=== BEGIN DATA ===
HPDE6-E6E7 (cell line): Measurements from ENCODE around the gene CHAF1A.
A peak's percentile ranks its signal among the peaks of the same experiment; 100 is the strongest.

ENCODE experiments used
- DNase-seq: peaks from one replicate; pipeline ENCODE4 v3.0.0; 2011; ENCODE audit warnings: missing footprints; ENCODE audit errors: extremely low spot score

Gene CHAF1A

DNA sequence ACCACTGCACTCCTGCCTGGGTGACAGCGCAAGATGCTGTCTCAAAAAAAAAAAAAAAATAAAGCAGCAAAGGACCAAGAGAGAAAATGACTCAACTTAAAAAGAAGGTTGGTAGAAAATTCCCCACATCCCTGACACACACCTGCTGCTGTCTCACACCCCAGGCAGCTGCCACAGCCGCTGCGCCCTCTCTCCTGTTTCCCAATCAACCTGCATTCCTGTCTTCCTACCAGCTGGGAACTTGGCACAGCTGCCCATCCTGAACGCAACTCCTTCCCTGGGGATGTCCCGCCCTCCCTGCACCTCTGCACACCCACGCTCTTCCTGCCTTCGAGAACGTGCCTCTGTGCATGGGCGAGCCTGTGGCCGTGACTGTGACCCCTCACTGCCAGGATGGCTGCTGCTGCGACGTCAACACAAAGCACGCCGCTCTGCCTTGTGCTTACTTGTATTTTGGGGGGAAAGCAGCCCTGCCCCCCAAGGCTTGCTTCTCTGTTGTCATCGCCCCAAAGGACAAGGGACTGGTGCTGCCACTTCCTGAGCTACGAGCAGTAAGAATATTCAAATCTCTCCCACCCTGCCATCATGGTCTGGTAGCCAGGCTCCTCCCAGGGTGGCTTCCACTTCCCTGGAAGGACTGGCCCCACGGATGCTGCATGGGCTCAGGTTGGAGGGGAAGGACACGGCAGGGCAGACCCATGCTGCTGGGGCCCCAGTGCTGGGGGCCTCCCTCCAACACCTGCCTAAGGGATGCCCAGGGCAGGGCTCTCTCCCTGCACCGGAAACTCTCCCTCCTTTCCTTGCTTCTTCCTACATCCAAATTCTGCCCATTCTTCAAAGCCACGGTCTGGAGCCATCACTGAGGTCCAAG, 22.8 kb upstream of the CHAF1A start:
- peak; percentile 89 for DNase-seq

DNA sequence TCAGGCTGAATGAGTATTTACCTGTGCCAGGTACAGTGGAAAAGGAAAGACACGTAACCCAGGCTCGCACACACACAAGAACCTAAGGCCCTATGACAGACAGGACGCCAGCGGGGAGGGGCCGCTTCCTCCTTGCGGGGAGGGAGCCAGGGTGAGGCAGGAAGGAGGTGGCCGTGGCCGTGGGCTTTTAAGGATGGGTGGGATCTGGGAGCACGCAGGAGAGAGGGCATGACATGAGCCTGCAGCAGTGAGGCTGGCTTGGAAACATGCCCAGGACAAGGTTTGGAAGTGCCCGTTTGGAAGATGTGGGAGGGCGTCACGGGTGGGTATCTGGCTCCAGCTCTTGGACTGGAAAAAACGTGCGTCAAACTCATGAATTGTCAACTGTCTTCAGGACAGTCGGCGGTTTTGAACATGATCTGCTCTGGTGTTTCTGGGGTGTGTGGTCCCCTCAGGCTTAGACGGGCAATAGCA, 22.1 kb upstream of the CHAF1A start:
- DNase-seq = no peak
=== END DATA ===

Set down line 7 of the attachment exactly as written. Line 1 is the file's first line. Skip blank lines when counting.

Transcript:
- peak; percentile 89 for DNase-seq